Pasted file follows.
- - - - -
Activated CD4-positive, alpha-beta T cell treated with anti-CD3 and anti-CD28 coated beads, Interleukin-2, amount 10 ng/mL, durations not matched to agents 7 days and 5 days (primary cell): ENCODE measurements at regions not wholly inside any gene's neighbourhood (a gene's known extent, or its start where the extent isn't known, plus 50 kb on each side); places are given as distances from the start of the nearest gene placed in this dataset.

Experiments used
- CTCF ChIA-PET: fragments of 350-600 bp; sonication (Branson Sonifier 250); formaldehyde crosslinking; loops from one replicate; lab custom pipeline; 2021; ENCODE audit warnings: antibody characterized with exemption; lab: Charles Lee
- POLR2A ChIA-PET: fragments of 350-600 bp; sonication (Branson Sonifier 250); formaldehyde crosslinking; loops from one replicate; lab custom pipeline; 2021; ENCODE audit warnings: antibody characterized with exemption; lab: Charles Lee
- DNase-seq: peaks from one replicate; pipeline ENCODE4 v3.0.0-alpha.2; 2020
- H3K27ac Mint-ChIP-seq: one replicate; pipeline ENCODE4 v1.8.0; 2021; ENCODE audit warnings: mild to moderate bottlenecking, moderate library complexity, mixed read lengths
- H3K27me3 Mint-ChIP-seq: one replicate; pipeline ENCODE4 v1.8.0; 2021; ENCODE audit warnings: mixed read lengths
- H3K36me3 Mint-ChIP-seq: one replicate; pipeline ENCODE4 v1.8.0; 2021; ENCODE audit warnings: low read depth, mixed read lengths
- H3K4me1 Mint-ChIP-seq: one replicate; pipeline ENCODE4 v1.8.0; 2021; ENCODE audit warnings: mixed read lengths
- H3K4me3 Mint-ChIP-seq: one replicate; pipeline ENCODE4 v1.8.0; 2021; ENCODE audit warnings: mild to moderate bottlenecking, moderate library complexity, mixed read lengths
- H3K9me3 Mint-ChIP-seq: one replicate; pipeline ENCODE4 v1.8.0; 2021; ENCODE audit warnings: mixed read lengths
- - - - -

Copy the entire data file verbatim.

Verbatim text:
Activated CD4-positive, alpha-beta T cell treated with anti-CD3 and anti-CD28 coated beads, Interleukin-2, amount 10 ng/mL, durations not matched to agents 7 days and 5 days (primary cell): ENCODE measurements at regions not wholly inside any gene's neighbourhood (a gene's known extent, or its start where the extent isn't known, plus 50 kb on each side); places are given as distances from the start of the nearest gene placed in this dataset.

Experiments used
- CTCF ChIA-PET: fragments of 350-600 bp; sonication (Branson Sonifier 250); formaldehyde crosslinking; loops from one replicate; lab custom pipeline; 2021; ENCODE audit warnings: antibody characterized with exemption; lab: Charles Lee
- POLR2A ChIA-PET: fragments of 350-600 bp; sonication (Branson Sonifier 250); formaldehyde crosslinking; loops from one replicate; lab custom pipeline; 2021; ENCODE audit warnings: antibody characterized with exemption; lab: Charles Lee
- DNase-seq: peaks from one replicate; pipeline ENCODE4 v3.0.0-alpha.2; 2020
- H3K27ac Mint-ChIP-seq: one replicate; pipeline ENCODE4 v1.8.0; 2021; ENCODE audit warnings: mild to moderate bottlenecking, moderate library complexity, mixed read lengths
- H3K27me3 Mint-ChIP-seq: one replicate; pipeline ENCODE4 v1.8.0; 2021; ENCODE audit warnings: mixed read lengths
- H3K36me3 Mint-ChIP-seq: one replicate; pipeline ENCODE4 v1.8.0; 2021; ENCODE audit warnings: low read depth, mixed read lengths
- H3K4me1 Mint-ChIP-seq: one replicate; pipeline ENCODE4 v1.8.0; 2021; ENCODE audit warnings: mixed read lengths
- H3K4me3 Mint-ChIP-seq: one replicate; pipeline ENCODE4 v1.8.0; 2021; ENCODE audit warnings: mild to moderate bottlenecking, moderate library complexity, mixed read lengths
- H3K9me3 Mint-ChIP-seq: one replicate; pipeline ENCODE4 v1.8.0; 2021; ENCODE audit warnings: mixed read lengths